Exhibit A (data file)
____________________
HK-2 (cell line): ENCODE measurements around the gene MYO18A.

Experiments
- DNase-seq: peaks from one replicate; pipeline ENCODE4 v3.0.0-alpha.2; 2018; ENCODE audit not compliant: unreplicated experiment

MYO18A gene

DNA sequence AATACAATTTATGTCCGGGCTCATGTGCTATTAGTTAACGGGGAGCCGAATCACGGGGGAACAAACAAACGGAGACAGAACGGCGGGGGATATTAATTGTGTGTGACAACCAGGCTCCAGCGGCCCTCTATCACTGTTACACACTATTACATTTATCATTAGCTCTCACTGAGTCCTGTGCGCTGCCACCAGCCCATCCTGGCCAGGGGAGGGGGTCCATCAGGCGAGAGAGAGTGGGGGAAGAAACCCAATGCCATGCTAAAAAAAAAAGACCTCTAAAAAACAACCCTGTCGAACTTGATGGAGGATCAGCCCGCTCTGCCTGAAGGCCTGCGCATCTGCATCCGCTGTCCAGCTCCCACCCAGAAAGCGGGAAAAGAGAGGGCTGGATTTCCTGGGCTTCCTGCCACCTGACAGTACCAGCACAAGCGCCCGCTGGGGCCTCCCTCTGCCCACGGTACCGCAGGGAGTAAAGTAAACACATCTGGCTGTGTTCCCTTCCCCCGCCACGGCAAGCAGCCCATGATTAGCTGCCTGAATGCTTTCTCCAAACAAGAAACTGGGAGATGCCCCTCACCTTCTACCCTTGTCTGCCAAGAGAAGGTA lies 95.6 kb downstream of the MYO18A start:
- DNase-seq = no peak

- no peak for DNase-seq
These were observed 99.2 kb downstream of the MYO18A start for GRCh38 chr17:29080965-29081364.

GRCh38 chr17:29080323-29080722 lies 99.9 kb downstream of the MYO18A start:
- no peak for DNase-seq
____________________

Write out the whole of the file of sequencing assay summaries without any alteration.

HK-2 (cell line): ENCODE measurements around the gene MYO18A.

Experiments
- DNase-seq: peaks from one replicate; pipeline ENCODE4 v3.0.0-alpha.2; 2018; ENCODE audit not compliant: unreplicated experiment

MYO18A gene

DNA sequence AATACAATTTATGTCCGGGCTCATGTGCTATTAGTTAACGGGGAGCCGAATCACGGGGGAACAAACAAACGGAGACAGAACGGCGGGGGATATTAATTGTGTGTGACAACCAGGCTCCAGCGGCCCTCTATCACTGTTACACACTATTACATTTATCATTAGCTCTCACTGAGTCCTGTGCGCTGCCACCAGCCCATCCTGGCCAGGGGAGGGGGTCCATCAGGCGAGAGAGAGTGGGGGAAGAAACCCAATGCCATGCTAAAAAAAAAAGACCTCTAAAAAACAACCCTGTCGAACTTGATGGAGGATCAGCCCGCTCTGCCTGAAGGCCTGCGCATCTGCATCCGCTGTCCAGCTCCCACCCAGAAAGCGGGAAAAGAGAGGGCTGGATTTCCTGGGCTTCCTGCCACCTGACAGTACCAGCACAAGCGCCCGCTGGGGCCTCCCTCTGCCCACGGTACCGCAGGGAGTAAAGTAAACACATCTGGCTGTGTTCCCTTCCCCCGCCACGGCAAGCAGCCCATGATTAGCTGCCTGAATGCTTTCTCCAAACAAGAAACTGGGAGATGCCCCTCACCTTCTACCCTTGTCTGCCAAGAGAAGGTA lies 95.6 kb downstream of the MYO18A start:
- DNase-seq = no peak

- no peak for DNase-seq
These were observed 99.2 kb downstream of the MYO18A start for GRCh38 chr17:29080965-29081364.

GRCh38 chr17:29080323-29080722 lies 99.9 kb downstream of the MYO18A start:
- no peak for DNase-seq